Secondly, employee centricity which puts taking care of varied requirements of people at the centre of all HR efforts is certainly a key differentiator. Today’s workforce is a heterogeneous base with diverse backgrounds, different needs, preferences, and choices. The vast prevalence of differences makes it important to focus on flexible solutions rather than one-size-fits-all solutions.

With a distributed workforce, what's the best way to ensure 'work culture' is adaptable and aligned with organisational goals? How are you ensuring the right work culture for your employees amid this transition?

We need to consistently keep an eye on the work culture – measure it and track progress. The fundamental principles for ensuring the right work culture for employees is that they are able to "see it, get it, and live it.”

To start with, the values of organisations must be clearly articulated and communicated to all. The culture should be brought to life in every aspect so that employees are constantly reminded of it. Secondly, it must be ensured that employees are able to comprehend them along with a clear understanding of the kind of behaviours expected out of them at work. 

For example, we organise masterclasses by senior leaders on each of our values, which we call Meesho Mantras, at regular intervals for their understanding. Lastly, to ascertain that we, as an organisation, are living the culture, we embed it with our hiring, recognition, performance evaluation and other such processes.

We have been monitoring the effectiveness of the culture for the last two years when we adopted remote working at large. During this period our employee strength, too, grew tremendously. The announcement of the landmark move to 'boundaryless' work has established stronger grounds for us to measure and track the culture and take required actions.

What skills and support do HR leaders need to fuel organisational change and propel businesses and the workforce towards new avenues of growth?

The role of HR has massively evolved during and after the pandemic. 

Of all the roles that HR leaders play, people advocacy, in my view, has become the most significant lately as it helps keep the focus on people.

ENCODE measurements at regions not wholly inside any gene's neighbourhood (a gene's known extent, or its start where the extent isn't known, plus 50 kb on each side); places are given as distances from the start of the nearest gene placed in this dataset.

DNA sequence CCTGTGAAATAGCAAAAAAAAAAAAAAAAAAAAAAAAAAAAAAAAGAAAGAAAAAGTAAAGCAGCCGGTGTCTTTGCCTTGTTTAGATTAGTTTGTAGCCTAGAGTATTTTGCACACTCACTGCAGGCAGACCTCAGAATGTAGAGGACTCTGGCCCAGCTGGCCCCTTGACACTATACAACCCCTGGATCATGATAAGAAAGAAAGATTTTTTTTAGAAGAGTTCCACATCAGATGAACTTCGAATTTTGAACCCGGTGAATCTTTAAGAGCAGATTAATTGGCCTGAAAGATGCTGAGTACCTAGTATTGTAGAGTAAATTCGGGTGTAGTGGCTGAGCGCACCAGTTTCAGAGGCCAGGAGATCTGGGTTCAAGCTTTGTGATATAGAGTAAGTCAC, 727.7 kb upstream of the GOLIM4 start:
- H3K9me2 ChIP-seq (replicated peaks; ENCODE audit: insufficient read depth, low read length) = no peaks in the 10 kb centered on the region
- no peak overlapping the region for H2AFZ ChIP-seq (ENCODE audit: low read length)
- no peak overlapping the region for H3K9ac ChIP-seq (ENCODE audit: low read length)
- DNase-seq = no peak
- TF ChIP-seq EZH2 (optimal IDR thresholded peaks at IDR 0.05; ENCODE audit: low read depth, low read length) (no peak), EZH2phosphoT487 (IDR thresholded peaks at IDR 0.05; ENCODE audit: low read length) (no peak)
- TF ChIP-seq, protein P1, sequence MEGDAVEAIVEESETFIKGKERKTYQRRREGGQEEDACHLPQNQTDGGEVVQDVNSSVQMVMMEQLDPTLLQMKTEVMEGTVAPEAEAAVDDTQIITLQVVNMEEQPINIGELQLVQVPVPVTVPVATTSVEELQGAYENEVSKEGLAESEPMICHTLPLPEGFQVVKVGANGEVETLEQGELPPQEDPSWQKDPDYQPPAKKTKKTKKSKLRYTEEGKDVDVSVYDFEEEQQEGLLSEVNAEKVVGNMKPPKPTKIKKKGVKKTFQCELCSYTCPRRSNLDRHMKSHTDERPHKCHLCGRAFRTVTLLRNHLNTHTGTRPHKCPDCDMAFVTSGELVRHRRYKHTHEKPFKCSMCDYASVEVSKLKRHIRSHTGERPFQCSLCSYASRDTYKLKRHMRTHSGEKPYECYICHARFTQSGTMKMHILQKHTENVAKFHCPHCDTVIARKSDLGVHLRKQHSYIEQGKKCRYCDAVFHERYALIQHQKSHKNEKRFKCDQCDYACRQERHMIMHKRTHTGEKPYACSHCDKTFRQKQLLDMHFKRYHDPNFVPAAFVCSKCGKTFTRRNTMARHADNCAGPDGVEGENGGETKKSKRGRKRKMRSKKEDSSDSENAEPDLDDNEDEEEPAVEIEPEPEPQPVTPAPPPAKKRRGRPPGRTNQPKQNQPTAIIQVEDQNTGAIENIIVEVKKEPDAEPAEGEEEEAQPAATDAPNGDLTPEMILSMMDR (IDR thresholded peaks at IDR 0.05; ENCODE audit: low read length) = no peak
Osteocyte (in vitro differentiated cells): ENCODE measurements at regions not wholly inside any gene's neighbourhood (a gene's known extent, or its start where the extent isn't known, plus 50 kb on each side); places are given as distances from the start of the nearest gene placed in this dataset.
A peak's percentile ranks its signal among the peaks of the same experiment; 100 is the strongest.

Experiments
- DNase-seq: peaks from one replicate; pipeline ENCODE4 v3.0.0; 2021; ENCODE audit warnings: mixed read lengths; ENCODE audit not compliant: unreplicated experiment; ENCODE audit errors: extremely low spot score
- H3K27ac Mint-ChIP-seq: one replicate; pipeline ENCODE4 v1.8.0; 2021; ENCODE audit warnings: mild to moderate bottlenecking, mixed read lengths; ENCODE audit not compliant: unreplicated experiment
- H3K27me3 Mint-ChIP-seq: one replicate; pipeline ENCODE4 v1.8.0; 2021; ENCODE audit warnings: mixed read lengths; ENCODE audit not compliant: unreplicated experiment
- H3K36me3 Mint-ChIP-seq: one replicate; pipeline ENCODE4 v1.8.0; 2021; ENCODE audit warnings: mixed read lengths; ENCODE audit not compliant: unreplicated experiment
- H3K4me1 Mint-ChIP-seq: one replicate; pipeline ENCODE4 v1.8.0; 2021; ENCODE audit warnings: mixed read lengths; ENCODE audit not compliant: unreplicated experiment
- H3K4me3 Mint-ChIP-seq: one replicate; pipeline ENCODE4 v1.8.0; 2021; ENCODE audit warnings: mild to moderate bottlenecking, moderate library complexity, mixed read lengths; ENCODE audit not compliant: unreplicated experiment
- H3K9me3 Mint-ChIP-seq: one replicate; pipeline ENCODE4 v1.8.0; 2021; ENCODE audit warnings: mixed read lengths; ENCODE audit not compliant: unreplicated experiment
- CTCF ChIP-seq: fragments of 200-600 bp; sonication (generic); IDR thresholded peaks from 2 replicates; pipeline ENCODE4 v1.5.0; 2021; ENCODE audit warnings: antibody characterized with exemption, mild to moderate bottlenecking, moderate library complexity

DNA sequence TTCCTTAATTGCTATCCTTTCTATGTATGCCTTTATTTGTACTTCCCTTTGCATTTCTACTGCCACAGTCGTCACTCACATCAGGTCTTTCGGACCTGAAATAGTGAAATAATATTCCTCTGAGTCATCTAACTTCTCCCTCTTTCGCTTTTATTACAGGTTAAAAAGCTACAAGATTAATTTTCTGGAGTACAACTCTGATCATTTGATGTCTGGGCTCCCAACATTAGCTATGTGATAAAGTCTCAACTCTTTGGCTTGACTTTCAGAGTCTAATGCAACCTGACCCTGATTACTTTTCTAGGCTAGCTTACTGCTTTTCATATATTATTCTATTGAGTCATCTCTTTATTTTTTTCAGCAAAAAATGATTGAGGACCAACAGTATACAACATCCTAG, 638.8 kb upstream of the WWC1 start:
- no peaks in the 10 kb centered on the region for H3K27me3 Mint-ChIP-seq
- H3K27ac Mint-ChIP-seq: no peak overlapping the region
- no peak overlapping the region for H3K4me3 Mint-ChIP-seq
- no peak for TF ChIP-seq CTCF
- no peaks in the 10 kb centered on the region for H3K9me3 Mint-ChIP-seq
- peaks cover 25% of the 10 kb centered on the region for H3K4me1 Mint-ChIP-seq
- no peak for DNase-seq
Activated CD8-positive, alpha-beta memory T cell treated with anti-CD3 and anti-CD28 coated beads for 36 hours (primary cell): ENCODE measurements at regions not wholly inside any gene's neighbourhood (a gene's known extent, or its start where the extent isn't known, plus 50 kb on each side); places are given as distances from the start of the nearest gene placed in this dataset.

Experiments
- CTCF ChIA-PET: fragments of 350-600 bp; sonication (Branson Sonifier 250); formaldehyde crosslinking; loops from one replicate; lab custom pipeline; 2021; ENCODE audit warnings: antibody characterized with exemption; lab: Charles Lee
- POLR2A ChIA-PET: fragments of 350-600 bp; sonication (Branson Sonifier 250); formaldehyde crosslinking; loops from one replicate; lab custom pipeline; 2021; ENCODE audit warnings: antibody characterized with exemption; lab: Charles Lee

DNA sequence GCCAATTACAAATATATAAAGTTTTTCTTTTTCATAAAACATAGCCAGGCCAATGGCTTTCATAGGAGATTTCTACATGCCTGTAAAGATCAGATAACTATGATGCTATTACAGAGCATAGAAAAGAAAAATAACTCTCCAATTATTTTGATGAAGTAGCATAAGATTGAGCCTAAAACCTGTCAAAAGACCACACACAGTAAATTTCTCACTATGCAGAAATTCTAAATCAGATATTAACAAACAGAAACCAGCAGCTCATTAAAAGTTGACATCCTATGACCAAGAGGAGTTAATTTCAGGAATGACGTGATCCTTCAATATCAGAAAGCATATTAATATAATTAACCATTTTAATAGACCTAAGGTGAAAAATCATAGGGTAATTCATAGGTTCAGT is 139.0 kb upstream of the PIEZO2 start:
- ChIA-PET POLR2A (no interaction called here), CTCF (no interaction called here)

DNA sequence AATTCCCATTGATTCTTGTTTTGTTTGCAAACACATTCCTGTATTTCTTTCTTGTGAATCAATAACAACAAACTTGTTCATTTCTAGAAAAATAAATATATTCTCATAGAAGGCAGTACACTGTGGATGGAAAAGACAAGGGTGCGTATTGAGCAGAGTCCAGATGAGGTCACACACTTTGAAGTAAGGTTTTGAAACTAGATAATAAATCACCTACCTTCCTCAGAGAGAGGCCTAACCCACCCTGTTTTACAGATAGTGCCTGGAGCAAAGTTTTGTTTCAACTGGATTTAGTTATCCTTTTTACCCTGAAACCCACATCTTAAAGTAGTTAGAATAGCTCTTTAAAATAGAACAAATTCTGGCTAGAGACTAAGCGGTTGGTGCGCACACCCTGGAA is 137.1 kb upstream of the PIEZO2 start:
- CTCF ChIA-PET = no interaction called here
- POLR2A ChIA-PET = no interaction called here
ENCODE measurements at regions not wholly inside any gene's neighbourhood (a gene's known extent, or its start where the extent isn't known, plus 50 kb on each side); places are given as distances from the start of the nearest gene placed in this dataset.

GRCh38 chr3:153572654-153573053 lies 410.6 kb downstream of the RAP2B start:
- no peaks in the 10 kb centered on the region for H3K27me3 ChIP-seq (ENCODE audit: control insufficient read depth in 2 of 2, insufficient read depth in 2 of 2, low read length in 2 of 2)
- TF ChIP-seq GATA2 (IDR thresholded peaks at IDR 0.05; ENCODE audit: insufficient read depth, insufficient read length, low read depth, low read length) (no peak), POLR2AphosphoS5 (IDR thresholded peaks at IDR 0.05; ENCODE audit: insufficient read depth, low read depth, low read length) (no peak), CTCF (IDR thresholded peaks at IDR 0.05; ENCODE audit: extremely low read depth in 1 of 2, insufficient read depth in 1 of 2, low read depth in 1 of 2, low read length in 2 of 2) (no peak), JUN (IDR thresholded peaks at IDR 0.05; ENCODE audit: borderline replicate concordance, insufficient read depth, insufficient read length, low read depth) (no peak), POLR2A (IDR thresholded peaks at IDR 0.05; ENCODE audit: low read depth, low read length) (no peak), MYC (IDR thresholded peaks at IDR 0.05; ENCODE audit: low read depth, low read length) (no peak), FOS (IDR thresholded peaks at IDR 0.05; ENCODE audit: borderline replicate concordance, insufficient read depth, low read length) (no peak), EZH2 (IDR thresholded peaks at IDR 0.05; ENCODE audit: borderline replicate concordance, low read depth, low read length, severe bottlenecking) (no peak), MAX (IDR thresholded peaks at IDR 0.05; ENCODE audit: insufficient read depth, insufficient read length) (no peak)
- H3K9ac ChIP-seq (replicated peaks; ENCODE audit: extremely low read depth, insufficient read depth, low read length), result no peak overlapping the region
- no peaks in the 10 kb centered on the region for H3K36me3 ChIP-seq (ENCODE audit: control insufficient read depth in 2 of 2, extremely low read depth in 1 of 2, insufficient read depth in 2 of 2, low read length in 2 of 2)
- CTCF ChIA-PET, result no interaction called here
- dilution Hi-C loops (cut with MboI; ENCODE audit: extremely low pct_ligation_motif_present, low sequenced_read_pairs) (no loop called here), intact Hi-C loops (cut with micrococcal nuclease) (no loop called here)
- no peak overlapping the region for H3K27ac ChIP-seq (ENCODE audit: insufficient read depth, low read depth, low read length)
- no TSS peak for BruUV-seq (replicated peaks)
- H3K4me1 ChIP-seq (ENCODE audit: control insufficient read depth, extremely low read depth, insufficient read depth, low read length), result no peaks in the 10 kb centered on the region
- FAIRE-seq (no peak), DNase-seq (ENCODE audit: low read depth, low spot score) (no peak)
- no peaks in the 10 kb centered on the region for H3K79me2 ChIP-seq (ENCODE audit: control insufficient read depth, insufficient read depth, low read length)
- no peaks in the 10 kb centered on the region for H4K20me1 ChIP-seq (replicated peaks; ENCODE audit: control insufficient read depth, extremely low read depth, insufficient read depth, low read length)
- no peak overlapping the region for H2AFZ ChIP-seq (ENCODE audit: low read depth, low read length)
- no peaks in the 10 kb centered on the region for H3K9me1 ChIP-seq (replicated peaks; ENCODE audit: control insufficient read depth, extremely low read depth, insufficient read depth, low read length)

More importantly, in the hyper-competitive talent market that caters to knowledge-sector organisations, the ability to attract, hire, and retain top talent is what puts one ahead of the curve in the long term.

HR leaders, therefore, need the skill to create a people-centric workplace and the support from other leaders in the organisation towards enabling it.

What are some of the strengths of emerging, fast-growing organisations that could help them compete with large enterprises in winning the war for talent?

Emerging fast-growing organisations provide a fulfilling experience – both in terms of accelerated career growth and the opportunity to solve the most exciting and unique challenges, thereby, impacting the lives of millions of people. The problem statements that these roles solve are making a dent in the industry, in turn, enabling employees to create innovative solutions, and subsequently building a greater impact. 

The scope to maximise one's potential is expanding as new-age organisations chart out a more promising career path with faster growth opportunities and world-class rewards and benefits.

Most importantly, it is the culture that forms the core tenet. The present workforce is always looking forward to a people-centric, progressive, and inclusive culture which emerging organisations are increasingly cultivating and capitalising on.

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Topics: Strategic HR, C-Suite, #SMEcorner